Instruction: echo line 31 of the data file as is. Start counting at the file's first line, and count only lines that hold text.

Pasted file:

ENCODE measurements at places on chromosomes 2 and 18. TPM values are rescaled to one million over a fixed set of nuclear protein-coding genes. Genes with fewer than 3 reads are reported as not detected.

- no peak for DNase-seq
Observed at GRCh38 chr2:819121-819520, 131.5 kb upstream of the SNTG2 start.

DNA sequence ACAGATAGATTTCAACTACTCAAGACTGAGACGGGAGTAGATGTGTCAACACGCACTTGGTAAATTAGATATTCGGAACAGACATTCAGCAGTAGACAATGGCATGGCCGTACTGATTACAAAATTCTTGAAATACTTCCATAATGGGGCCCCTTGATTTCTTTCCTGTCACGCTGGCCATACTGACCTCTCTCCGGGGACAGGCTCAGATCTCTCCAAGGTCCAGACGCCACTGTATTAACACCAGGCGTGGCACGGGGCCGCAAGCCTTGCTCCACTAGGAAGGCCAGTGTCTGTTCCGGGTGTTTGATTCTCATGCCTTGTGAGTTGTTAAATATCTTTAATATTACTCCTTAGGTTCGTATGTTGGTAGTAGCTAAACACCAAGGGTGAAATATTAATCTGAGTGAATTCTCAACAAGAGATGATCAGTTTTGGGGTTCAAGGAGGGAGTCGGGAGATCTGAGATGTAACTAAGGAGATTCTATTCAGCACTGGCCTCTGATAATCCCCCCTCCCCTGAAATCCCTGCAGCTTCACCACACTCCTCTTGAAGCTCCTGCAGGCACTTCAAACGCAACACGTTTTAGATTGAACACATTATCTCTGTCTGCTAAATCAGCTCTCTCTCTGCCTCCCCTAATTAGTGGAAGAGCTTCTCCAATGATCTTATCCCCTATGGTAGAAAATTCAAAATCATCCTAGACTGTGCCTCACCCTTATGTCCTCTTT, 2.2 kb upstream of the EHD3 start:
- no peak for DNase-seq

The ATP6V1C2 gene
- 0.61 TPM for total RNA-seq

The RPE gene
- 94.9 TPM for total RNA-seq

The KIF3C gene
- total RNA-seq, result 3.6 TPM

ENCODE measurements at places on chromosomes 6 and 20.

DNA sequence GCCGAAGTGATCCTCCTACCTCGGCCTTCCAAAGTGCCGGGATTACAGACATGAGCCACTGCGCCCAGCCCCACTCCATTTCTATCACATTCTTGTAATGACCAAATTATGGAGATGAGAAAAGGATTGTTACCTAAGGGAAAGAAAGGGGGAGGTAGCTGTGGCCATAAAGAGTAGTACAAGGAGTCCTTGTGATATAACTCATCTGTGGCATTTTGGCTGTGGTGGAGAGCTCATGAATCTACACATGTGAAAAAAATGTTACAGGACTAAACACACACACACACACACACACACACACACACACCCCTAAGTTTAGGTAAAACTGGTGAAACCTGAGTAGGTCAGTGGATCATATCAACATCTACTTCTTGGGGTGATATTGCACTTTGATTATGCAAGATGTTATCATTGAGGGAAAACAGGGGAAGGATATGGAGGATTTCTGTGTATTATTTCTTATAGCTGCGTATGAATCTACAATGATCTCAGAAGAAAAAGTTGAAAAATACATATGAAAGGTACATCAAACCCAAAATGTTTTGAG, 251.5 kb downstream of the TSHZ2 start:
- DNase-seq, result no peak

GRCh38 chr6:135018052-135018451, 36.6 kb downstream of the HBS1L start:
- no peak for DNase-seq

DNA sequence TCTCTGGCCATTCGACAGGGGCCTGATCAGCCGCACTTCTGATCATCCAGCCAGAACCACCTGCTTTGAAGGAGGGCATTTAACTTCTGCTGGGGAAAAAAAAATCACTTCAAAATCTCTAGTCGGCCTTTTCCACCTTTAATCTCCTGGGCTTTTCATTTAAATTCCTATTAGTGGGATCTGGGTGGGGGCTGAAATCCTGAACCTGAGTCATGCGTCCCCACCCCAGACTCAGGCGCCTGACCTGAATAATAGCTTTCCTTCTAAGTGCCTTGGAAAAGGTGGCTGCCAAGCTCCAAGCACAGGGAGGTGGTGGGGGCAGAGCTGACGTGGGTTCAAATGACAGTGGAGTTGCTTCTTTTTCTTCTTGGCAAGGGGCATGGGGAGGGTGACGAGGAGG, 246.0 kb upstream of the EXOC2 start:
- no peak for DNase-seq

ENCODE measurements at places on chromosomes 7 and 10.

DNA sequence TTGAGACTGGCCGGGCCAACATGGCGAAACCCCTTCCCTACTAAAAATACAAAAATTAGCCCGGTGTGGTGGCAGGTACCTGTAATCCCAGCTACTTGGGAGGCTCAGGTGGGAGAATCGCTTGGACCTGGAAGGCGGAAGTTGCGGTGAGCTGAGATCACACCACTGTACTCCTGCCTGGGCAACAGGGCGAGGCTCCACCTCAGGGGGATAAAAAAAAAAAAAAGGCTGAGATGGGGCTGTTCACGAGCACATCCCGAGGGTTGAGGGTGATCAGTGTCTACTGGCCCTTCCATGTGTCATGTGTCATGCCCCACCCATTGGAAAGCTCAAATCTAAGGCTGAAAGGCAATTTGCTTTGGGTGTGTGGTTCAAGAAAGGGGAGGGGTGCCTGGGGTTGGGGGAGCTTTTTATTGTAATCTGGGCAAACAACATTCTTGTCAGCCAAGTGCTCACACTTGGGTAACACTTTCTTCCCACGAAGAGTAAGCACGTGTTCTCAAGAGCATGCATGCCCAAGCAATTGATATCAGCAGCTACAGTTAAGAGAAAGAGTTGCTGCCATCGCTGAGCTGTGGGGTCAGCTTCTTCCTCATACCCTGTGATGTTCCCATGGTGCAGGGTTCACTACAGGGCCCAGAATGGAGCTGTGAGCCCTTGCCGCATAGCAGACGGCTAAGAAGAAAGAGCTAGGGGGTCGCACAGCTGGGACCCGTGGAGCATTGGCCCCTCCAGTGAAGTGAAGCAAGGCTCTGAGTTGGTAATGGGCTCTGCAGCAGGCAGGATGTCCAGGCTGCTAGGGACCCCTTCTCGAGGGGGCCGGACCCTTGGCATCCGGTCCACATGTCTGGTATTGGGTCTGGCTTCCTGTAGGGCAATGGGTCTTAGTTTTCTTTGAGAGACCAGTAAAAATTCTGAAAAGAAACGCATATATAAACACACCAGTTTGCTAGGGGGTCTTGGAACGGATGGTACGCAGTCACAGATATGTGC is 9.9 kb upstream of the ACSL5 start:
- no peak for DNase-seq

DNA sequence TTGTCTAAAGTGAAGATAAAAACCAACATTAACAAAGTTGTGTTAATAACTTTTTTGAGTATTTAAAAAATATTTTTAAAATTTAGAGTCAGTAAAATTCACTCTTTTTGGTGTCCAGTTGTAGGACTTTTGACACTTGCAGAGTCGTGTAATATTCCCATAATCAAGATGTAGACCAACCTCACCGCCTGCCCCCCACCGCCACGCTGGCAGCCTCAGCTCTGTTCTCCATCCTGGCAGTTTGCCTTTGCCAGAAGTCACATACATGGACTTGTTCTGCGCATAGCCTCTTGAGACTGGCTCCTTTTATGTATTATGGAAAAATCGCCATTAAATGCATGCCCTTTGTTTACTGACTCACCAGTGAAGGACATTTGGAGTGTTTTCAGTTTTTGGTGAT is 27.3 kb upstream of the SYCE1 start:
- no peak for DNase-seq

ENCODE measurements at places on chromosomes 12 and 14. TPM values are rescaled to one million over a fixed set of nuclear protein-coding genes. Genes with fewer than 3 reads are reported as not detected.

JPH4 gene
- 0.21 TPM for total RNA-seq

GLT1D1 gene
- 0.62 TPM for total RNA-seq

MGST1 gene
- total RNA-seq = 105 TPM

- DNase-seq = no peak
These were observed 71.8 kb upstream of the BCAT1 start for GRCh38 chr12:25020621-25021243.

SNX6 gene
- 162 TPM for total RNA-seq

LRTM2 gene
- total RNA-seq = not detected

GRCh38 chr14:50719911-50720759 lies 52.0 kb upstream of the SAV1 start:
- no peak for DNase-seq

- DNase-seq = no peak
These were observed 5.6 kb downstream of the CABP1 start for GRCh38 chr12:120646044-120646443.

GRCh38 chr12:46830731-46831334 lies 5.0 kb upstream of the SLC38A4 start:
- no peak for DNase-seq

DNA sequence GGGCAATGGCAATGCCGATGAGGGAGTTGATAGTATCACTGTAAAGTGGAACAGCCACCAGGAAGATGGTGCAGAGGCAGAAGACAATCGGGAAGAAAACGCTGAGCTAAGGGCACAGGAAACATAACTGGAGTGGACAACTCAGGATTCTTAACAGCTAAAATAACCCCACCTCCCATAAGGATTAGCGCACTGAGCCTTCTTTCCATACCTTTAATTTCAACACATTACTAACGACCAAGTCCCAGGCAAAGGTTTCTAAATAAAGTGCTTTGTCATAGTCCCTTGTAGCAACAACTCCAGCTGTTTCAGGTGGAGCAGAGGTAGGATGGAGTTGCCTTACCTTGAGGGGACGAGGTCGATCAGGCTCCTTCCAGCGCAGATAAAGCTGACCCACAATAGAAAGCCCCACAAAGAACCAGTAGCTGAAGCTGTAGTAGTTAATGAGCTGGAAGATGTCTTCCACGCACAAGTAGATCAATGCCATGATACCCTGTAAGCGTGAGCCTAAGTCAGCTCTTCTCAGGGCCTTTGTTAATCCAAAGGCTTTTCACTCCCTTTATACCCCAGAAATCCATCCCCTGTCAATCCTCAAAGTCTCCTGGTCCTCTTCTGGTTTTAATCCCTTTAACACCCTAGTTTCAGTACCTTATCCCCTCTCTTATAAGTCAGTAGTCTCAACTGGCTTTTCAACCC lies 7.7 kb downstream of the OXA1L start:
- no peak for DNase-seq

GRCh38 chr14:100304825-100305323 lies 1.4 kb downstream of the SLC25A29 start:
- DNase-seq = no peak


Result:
- DNase-seq = no peak